That dot in the background is an ATV about to plummet down that massive dune.
The dot in the background is an ATV about to plunge down a massive dune. Image courtesy of Brian Biros.

Lake Catemaco

In an area historically famous for its brujas (witches), travelers can find some truly magical hiking. The tranquil area of Lake Catemaco is disturbed only occasionally by the howling of macaques that occupy a small island after an abandoned research project. The jungle surrounding the lake is threaded with trails that lead to waterfalls and natural pools for jumping, swimming and lounging. One local guide even ends his hikes at his family’s home where his wife prepares lunch.

There's plenty of flora and fauna to admire on the jungles near Catemaco. Image courtesy of the author.
There’s plenty of flora and fauna to admire in the jungles of Catemaco. Image courtesy of Brian Biros.

Los Tuxtlas

This remote region of southern Veracruz features some seriously unplugged villages and stunning sea cliffs. Travelers can arrange horseback rides to waterfalls, stand-up paddleboarding on rivers or even rappel from a coastal cliff into a cave once used by pirates.

The Ruins of El Tajin

This remote UNESCO world heritage site features impressive Mesoamerican ruins that were lost to all but locals for 500 years. Only half of the site has been excavated, but what has, including the grand Pyramid of the Niches, makes it one of the most important archaeological sites in Mexico. However, due it its inaccessibility, relatively few tourists ever see it.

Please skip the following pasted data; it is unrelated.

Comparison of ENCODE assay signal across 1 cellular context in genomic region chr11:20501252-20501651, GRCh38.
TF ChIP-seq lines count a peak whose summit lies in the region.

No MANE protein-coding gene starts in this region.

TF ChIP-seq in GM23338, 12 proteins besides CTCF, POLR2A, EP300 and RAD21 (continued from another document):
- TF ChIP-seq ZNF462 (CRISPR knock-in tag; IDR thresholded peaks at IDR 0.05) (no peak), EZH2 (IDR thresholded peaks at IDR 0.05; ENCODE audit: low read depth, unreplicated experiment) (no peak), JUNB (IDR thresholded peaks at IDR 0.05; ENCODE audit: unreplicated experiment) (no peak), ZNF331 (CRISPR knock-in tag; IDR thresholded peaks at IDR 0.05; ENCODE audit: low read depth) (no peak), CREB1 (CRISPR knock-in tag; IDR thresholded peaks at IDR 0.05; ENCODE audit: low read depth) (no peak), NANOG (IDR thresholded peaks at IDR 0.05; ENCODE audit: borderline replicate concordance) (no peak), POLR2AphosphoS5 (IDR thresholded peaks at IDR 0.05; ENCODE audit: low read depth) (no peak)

Photo courtesy of Wikimedia Commons.
Image of the Pyramid of the Niches courtesy of Wikimedia Commons.

What You Can Skip

The City of Veracruz

Veracruz city does have a few notable attractions if you find yourself here in transit. The fortress of San Juan de Ulúa, for example, has been transformed into a museum that documents its use as a prison. And the Zocalo is a pleasant area to get dinner and drinks. However, the main appeal of Veracruz is beyond the city, so don’t spend more time here than you have to.

When to Visit Veracruz

The dry and hot season is from March to June, and the rainy season continues through September. October and November are two of the best months to visit Veracruz, but the winter months can be pleasant, too, if you’re not too high up in elevation. Dry season is best for adventures near the volcano, and though whitewater rafting can be done year round, October is the end of rainy season and best for rapids.

The best time to visit Veracruz can vary based on what you’re looking to do with your trip. Image courtesy of Explore Mexico with Mike Vondruska.

While Veracruz is still relatively untouched by foreigners, it is indeed a popular vacation spot for Mexicans. That means it can get crowded with Mexican tourists around the Christmas and Easter holidays, as well as July and August when the kids are out of school.

Veracruz also has a fantastic Carnaval celebration, which has become the largest in Mexico and one of the biggest in the world.

How to Get There